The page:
VATICAN CITY - The highest-ranking American at the Vatican insisted Tuesday he never knew or even suspected that his former boss reportedly sexually abused boys and adult seminarians, telling The Associated Press he is livid that he was kept in the dark because he would have done something about it.
Cardinal Kevin Farrell, head of the Vatican's family and laity office, spoke as the U.S. church hierarchy has come under fire from ordinary American Catholics outraged that ex-Cardinal Theodore McCarrick's misconduct with men was apparently an open secret in some U.S. church circles.
An open letter Tuesday in the conservative Catholic magazine First Things urged Catholics to withhold diocesan donations to the U.S. church until an independent investigation determines which U.S. bishops knew about McCarrick's misdeeds - a “nuclear option” aimed at making the laity's sense of betrayal heard and felt.
Some of that outrage has been directed at Farrell, who was consecrated as a bishop by McCarrick in 2001 and served as his vicar general in the archdiocese of Washington until McCarrick's 2006 retirement. Some Catholic commentators have speculated that Farrell must have at least heard the same rumors that some Catholic laity, students and professors at Catholic University in Washington and even some journalists had heard.
Farrell lived in the same building as McCarrick and other priests and bishops, a converted school building off Dupont Circle, the top floor of which serves as a residence for Washington clergy. But Farrell said he never heard any rumors about his boss' penchant for young men, or suspected anything.
“That might be hard for somebody to believe, but if that's the only thing on your mind, well then you'll focus on that. I was focused on running the archdiocese. What Cardinal McCarrick was doing here, there and everywhere and all over the world, didn't enter into my daily routine of running the archdiocese of Washington,” he said.
“At no time did anyone ever approach me and tell me. And I was approached by over 70 victims of abuse [in different cases] from all over the United States after 2002,” when the U.S. sex abuse scandal first erupted, Farrell told the AP his office's reception room.
“Never once did I even suspect,” he said. “Now, people can say 'Well you must be a right fool that you didn't notice.' I must be a right fool, but I don't think I am. And that's why I feel angry.”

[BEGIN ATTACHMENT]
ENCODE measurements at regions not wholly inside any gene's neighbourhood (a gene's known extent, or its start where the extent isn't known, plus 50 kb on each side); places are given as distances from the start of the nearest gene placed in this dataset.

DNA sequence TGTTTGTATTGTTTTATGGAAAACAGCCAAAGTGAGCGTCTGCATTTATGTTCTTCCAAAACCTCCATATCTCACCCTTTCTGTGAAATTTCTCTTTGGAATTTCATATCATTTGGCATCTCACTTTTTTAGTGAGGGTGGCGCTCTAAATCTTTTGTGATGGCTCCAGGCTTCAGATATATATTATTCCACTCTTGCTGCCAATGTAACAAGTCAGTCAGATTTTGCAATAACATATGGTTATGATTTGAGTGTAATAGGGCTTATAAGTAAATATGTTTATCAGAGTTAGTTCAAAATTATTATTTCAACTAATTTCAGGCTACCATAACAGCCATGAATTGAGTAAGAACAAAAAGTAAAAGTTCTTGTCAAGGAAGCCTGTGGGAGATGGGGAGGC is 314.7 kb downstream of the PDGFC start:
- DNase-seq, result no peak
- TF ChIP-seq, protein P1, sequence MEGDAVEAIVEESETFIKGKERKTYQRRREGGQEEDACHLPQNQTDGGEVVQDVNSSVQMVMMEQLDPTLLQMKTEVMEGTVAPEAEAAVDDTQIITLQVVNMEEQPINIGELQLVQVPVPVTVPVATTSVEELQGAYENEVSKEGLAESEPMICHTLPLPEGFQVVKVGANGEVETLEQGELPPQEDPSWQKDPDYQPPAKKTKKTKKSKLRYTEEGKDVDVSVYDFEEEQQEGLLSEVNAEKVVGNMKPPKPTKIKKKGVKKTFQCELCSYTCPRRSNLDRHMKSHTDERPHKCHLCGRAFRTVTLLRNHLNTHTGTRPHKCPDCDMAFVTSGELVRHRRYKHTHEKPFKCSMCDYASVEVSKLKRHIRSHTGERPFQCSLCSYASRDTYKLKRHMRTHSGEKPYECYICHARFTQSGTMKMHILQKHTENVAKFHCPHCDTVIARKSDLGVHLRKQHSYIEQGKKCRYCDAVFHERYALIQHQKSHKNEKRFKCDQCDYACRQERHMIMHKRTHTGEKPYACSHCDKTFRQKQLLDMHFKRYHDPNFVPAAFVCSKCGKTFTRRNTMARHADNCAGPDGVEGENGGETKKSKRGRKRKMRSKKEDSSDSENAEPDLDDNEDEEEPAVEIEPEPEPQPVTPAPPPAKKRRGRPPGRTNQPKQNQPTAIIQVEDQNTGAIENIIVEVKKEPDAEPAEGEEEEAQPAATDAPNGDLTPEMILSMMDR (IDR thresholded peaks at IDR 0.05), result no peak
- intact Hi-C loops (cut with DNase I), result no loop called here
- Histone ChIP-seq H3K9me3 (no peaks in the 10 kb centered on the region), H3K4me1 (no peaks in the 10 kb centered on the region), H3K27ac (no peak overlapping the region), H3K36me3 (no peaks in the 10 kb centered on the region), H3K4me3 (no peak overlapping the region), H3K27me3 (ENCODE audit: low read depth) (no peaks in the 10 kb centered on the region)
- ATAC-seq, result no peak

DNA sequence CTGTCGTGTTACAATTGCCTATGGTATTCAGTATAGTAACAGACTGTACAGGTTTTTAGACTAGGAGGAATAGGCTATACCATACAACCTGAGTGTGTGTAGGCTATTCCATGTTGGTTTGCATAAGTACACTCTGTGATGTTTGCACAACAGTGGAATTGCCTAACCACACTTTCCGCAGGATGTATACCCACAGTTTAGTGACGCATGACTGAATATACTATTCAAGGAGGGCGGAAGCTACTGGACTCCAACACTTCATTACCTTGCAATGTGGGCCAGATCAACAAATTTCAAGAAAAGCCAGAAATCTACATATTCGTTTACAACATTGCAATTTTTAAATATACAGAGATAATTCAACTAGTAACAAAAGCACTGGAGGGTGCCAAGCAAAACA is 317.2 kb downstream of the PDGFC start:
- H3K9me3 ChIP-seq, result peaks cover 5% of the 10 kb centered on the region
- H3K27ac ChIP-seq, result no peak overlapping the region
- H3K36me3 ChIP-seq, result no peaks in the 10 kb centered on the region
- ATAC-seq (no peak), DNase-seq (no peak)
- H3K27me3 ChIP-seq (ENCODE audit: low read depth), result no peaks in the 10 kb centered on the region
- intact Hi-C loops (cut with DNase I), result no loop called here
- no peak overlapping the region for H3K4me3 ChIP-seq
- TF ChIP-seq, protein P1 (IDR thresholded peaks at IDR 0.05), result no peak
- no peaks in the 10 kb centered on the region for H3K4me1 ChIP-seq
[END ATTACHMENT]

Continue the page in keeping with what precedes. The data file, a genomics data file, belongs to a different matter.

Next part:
Pope Francis on Saturday accepted McCarrick's resignation as a cardinal and ordered him to live a lifetime of penance and prayer pending the outcome of a canonical trial for the sex abuse.
McCarrick, 88, was initially removed from public ministry in June after U.S. church officials determined that an accusation that he fondled a teenage altar server in New York in the 1970s was “credible and substantiated.”
Since then, another man identified only as James has come forward saying that McCarrick first exposed himself to him when he was 11 and then engaged in a sexually abusive relationship with him for the next 20 years. McCarrick has denied the initial accusation but hasn't responded to James' accusations.
At the time of the June 20 announcement about McCarrick, the New Jersey archdioceses of Newark and Metuchen revealed that they had received three complaints from adults alleging misconduct and harassment by McCarrick and had settled two of them.
It was apparently no secret that McCarrick sometimes invited seminarians to his New Jersey beach house and into his bed, suggesting that some in the U.S. hierarchy knew of his misconduct but turned a blind eye. Certainly the New Jersey bishops who handled the settlements in 2005 and 2007 knew.
In addition, a group of concerned American Catholics reportedly traveled to the Vatican in 2000 to warn Vatican officials of McCarrick's harassment and misconduct, but he was still appointed Washington archbishop and made a cardinal in 2001.
Farrell said he never knew anything about a beach house and seminarians, and that no one ever presented any accusation to the Washington archdiocese, which from 2002 onwards was deluged with claims from victims of sexually abusive priests.
“If there were a complaint, it would have come and I would have discussed it with the [archdiocesan] chancellor, who was a woman at the time, a woman who was in charge of victims and in charge of all the telephone calls we would get,” he said.
The current archbishop of Washington, Cardinal Donald Wuerl, has said that a review of archdiocesan records showed no complaints about McCarrick.
“There is no record there,” Farrell told the AP. “Because I would know about it.”